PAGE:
Propaganda is a form of communication aimed towards influencing the attitude of the community toward some cause or position by presenting only one side of an argument. Propaganda statements may be partly false and partly true. Propaganda is usually repeated and dispersed over a wide variety of media in order to create the chosen result in audience attitudes.
As opposed to impartially providing information, propaganda, in its most basic sense, presents information primarily to influence an audience. Propaganda often presents facts selectively (thus possibly lying by omission) to encourage a particular synthesis, or uses loaded messages to produce an emotional rather than rational response to the information presented. The desired result is a change of the attitude toward the subject in the target audience to further a political, religious or commercial agenda. Propaganda can be used as a form of ideological or commercial warfare.
Propaganda can be classified according to the source and nature of the message. White propaganda generally comes from an openly identified source, and is characterized by gentler methods of persuasion, such as standard public relations techniques and one-sided presentation of an argument. Black propaganda is identified as being from one source, but is in fact from another. This is most commonly to disguise the true origins of the propaganda, be it from an enemy country or from an organization with a negative public image. Grey propaganda is propaganda without any identifiable source or author. A major application of grey propaganda is making enemies believe falsehoods using straw arguments: As phase one, to make someone believe “A”, one releases as grey propaganda “B”, the opposite of “A”. In phase two, “B” is discredited using some strawman. The enemy will then assume “A” to be true.
Nothing says that you can’t appreciate a good piece of propaganda, and maybe even believe the messages within it. However, don’t be fooled into doing something you do not wish to do or conned into believing something that is not true. This is the reason why it is essential to understand what propaganda is and how it works.
There are many techniques commonly used in the dissemination of propaganda.
BANDWAGON: The basic idea behind the bandwagon approach is just that, “getting on the bandwagon.” The propagandist puts forth the idea that everyone is doing this, or everyone supports this person/cause, so you should support it, too. The bandwagon approach appeals to the conformist in all of us: No one wants to be left out of what is perceived to be a popular trend.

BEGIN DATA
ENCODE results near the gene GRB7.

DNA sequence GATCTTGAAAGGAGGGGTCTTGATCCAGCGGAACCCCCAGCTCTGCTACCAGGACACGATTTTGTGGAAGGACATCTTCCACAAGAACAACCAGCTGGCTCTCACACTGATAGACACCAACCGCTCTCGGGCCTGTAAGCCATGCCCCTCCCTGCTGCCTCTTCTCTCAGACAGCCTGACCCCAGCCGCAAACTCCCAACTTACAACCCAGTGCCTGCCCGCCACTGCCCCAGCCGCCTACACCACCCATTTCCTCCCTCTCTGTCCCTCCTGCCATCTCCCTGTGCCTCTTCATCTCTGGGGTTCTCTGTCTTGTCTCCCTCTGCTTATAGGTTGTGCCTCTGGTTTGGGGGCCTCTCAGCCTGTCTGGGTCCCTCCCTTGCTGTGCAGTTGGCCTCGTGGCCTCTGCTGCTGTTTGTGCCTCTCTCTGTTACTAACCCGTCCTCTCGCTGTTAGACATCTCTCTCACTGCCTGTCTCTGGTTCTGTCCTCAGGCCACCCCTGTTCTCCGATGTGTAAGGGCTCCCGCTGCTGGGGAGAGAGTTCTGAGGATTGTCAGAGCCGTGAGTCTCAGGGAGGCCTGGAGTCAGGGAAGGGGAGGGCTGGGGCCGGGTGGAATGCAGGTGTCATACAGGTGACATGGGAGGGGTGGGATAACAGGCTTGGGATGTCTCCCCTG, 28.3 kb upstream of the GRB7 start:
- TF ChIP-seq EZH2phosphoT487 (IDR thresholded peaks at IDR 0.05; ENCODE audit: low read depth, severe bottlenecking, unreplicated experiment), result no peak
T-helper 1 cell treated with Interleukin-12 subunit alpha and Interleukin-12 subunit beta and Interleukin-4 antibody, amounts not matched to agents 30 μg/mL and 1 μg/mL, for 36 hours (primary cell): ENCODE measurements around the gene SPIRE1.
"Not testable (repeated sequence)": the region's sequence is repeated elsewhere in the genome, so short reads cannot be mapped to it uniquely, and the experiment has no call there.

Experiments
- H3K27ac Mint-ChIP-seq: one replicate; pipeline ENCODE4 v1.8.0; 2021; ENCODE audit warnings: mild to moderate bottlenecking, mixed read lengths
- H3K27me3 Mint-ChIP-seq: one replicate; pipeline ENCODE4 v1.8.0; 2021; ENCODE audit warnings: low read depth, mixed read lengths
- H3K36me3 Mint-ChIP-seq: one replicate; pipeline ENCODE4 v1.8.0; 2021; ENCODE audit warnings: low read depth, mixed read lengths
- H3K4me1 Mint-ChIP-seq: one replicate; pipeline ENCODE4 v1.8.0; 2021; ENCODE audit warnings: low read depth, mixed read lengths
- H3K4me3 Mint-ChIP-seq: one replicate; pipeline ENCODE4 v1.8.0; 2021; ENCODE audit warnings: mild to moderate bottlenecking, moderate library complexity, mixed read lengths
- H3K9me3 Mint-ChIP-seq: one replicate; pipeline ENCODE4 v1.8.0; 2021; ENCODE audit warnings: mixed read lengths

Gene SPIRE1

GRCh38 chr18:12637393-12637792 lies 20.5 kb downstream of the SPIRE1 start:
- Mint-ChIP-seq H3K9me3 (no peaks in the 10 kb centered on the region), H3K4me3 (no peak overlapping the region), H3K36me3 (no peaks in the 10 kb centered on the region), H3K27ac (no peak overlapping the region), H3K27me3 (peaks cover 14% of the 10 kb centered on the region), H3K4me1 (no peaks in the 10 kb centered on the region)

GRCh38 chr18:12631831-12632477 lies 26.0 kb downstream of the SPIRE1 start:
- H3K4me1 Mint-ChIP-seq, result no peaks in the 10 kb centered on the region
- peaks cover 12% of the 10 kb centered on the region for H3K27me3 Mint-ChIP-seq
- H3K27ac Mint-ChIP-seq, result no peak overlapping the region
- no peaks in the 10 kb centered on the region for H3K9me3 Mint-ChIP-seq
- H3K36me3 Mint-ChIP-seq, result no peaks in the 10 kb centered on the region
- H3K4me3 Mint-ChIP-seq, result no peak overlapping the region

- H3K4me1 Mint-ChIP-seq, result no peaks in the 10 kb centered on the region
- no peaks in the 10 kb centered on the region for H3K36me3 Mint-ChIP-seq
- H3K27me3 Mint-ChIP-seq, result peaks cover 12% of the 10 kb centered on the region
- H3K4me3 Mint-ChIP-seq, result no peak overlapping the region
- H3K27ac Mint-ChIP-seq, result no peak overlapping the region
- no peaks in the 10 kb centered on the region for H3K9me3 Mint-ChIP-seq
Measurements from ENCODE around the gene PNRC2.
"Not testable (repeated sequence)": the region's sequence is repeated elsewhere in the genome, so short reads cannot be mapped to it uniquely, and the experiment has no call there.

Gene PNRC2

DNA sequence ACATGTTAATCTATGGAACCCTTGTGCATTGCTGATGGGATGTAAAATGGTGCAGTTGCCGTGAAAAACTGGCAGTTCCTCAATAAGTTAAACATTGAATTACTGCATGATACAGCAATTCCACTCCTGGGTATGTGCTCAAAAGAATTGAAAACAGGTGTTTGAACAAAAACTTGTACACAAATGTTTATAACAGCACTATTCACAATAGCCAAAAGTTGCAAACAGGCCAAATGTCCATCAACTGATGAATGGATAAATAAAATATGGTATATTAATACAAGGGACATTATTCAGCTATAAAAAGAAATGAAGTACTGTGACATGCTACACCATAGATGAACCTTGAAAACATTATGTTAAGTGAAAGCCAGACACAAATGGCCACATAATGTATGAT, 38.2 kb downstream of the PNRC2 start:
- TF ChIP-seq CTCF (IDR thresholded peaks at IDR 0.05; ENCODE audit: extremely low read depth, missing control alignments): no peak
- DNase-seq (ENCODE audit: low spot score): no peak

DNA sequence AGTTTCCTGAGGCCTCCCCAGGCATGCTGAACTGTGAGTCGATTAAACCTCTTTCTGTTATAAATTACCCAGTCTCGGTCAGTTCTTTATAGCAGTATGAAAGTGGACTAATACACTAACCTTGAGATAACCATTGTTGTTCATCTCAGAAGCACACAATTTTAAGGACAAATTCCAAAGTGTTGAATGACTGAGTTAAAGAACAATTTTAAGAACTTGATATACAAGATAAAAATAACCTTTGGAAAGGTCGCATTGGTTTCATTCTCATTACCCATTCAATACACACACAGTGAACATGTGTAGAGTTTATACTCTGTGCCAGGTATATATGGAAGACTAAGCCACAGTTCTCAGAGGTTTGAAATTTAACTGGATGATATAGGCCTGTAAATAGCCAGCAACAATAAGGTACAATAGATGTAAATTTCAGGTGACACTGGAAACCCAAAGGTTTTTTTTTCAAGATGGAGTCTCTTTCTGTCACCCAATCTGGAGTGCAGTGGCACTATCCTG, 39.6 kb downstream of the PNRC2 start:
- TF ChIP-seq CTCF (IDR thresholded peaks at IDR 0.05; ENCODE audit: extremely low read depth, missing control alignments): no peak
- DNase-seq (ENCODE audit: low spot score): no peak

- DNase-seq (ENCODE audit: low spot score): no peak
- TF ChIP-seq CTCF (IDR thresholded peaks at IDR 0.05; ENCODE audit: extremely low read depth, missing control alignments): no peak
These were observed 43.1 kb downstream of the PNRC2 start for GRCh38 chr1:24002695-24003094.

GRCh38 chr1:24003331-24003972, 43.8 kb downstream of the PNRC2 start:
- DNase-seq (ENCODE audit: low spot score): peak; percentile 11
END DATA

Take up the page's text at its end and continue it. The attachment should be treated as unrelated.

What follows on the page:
TESTIMONIAL: This is the celebrity endorsement of a philosophy, movement or candidate. Athletes are used to promote sports equipment, for example. Movie stars, television stars, and rock stars are sometimes used to support political causes or candidates or commercial products. Idol worshippers of these celebrities will sometimes foolishly believe and support things and people or buy the products endorsed by these famous people.
PLAIN FOLKS: Here the candidate or cause is identified with common people from everyday walks of life. The idea is to make the candidate/cause come off as grassroots or just like everyone else.
TRANSFER: Transfer employs the use of symbols, quotes or the images of famous people to convey a message not necessarily associated with them. In the use of transfer, the candidate/speaker attempts to persuade us through the indirect use of something we respect, such as a patriotic or religious image, to promote his/her ideas. Religious and patriotic images may be the most commonly used in this propaganda technique, but they are not alone. Sometimes even science becomes the means to transfer the message.
FEAR: This technique is very popular among political parties and PACs (Political Action Committees) in the world. The idea is to present a dreaded circumstance and usually follow it up with the kind of behavior needed to avoid that horrible event.
LOGICAL FALLACIES: Applying logic, one can usually draw a conclusion from one or more established premises. In the type of propaganda known as the logical fallacy, however, the premises may be accurate, but the conclusion is not.
GLITTERING GENERALITIES: This approach is closely related to what is happening in TRANSFER (see above). Here, a generally accepted virtue is usually employed to stir up favorable emotions. The problem is that these words mean different things to different people and are often manipulated for the propagandists’ use. The important thing to remember is that in this technique the propagandist uses these words in a positive sense. They often include words like: democracy, family values (when used positively), rights, civilization, love, friendship, etc.
NAME-CALLING: This is the opposite of the GLITTERING GENERALITIES approach. Name-calling ties a person or cause to a largely perceived negative image.
People often think of propaganda as something negative, as in a con or a lie. However, propaganda really does not have anything to do with negative or positive. It is a technique. The word propaganda refers to any technique that attempts to influence the opinions, emotions, attitudes or behavior of a group in order to benefit the sponsor.
The important thing to remember whenever you listen to the news on television, read a newspaper or magazine article, watch a commercial or read an advertisement, or listen to the speech of a politician or well-known person endorsing himself, some philosophy, or product is to use your own powers of reasoning. You were given brains to think so you must use them to decipher what is true and what has been carefully devised to manipulate you. If it seems to be unreasonable or ridiculous in your mind and thinking, then it probably is. Use the media as a source of general information and then decide for myself what is really going on.